Pistol coaches are an unspoken secret of our sport. They exist but they are hard to find, most federations and athletes don’t name them (they just say my coach or national pistol coach…) and they tend not to have a presence online (one of the reasons why I created the shooting sports coach directory where you can find Jelena’s contact details if you want to train with her). They are crucial for the progress of our sport at all levels, yet few talk about them or appreciate their work.
Jelena Arunovic is one of these unspoken secrets that everyone talks about. Her name just keeps on coming up. She’s the sister and coach of Zorana Arunovic (who says she picked up shooting because of her), and both coaches and shooters keep mentioning her name. I’m really happy she’s taken the time to answer insightfully to this interview, there’s plenty to learn!
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Table of Contents
How and when did you get into shooting?
Sport has always been a part of my environment, with my sister Zorana and my father, who was a professor at the Faculty of Sport of Belgrade University. With him I learned what sport is, what is training, what is recreational sport, what is the game, how tactics are prepared and other important things for the kid at age of 10….
However, I accidentally went to the shooting range because it was part of physical education classes in elementary school. We had a few mandatory shooting training sessions, and I liked it. During this period, Jasna Sekaric was the most dominant athlete in our country, and an idol to many young people. So, in this particular and accidental way, I discovered love for shooting sport, that’s still present after so many years.
What made you decide to dive into pistol coaching?
Since the beginning, I have had the mindset of a coach. I was always intrigued and interested in better preparation, being more precise at the beginning or end of a competition, thinking of how to train during the week when there is no competition, how to dose the load, how to warm up for training… What else can be done so the athlete becomes more precise?
A couple of years after Zorana started practicing shooting, when I felt that it was the right moment and when I evaluated that I was capable of that responsible role, I became her coach.
At what level are you coaching and how has your career progression been?
I am fully focused on Zorana and our preparations for the Tokyo Olympics. The delay due to Covid 19 has slightly changed our plans, but the goal definitely remains the same.
At the same time I am the head coach of the Serbian national pistol team. Our senior pistol team is very successful, but our problem is mainly in junior pistol categories (we’ve been struggling for a while with the lack of results at this age group).
I have developed myself in multiple directions as a coach. Something that I’ve been focusing on for the last couple of months is the science of motion control and the practical use and incorporation of its theory into shooting training. Since the sport itself is highly dynamic, I have no doubts that more knowledge than ever before will be needed in the future, as well as including many sports associates and experts.
If we take into consideration that throughout an entire career- on a constant and daily basis- we are searching for ways for an athlete to be more precise,shooting coaches are the experts on precision improving. In a few years time I can see myself as an expert in the field of precision improvement, but in some other sport.
What are you most proud of in your coaching career?
I am most proud of the consistency that Zorana and I have reached. One or two victories or successes can happen, but it takes a top athlete and a top coach to maintain consistency. I am proud of every success, because every single one of them has a background and a story that tells why that particular success is so important. But that is something only I and Zorana know, and I think that is how it is going to stay.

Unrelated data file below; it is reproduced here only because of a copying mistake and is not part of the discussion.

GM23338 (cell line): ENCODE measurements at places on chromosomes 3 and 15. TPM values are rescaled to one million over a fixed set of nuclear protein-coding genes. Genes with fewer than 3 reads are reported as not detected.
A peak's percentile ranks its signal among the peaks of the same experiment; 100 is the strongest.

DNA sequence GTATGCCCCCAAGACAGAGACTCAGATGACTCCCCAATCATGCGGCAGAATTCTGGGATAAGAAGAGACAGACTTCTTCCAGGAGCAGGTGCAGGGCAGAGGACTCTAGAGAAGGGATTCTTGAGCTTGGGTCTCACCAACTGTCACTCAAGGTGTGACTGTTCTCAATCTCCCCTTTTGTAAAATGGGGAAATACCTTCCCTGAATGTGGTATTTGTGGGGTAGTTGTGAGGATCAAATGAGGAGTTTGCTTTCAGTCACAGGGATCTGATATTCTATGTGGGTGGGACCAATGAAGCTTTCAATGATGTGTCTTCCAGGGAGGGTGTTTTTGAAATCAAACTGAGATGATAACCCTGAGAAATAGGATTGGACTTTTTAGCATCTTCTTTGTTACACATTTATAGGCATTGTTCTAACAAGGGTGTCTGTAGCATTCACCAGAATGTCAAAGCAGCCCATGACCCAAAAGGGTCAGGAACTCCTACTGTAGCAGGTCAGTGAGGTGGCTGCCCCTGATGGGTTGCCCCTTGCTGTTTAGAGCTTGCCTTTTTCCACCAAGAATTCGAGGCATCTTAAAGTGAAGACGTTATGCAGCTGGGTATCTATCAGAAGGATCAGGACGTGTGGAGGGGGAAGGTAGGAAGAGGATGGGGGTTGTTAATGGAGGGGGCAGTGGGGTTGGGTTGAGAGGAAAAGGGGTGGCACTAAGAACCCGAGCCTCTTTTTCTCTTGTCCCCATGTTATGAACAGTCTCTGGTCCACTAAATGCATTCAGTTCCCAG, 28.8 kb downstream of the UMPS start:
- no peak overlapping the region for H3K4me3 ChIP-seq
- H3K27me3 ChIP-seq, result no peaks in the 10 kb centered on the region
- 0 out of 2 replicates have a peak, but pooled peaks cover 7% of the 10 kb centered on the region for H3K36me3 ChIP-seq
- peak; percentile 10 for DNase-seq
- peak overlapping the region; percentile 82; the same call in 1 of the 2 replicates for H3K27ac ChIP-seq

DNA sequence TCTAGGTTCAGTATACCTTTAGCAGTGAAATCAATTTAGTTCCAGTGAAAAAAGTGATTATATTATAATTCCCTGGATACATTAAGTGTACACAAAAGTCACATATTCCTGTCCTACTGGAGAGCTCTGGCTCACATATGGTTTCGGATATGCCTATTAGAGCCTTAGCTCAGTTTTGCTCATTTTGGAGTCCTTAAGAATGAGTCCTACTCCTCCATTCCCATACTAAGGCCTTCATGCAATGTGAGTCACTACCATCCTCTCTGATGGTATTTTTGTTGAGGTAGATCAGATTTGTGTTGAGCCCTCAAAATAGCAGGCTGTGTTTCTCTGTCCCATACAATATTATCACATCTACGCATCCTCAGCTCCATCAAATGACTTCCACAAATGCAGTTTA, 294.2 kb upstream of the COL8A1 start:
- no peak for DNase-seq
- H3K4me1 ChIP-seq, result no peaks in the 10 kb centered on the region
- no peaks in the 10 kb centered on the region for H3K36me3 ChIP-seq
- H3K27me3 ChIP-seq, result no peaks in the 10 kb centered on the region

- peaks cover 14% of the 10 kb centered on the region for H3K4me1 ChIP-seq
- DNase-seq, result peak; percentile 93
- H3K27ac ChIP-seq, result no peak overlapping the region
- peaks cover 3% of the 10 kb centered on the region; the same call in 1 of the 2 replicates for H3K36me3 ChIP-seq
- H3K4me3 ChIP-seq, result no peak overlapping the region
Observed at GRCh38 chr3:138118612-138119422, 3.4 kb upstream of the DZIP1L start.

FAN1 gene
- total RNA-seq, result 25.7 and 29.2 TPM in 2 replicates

What is the most important thing a pistol coach can teach his athletes?
Pistol coaches- as every other coach- have to be an example for their athletes. We have to give a personal example when it comes to approach, discipline, working ethics, respect of our athletes and colleagues… If we, as coaches, don’t show up before scheduled time and do not have the necessary equipment, how can we expect that our athletes put their careers into our hands? It’s the truth for all the coaches, for all the colleagues that are educators.
Training is a process, and every process requires time, but the trust that we have received we have to justify on a daily basis!
What is your coaching philosophy and style like?
I like to be surrounded by associates that are experts in their own fields. I don’t feel the need to be the smartest in the room, but I am the only one who makes the final decision. Because of that reason it is extremely important to be in constant touch with your associates- who are people that share the same values- and never to question their judgements. But, the final decision is my privilege after all.
When it comes to coaching on the firing line, I see myself as a coach who actively takes part in the athletes performance. I don’t remember a single competition where I didn’t take my athlete out from the firing line, when I saw the situation was not developing in the right direction. This means that I have accustomed my athlete to my presence in trainings, and to my proactive coach role.
In competitions we don’t do anything that hasn’t been tested in training first. We do only things we have trained, that is well known, where there is no space for doubts. No moves out of the ordinary are an option (that’s not something that will make me smile).
How do you train your shooters and how often? What does a typical training day look like?
We are working six days per week, and training always begins at the same time. That way you give your athlete a possibility to plan and use their time during the day, before and after training in the best possible way. When we are in a training camp, of course, the planning changes significantly.
There is one more important thing to consider: athlete’s age. You can’t keep juniors and seniors on the line for the same amount of time. That would be highly inadequate and not a smart idea.
All of this is prone to change and it depends on the part of the season. Having one or two training sessions per day is not the same, or training and massage, or training and workout. Combinations are limitless.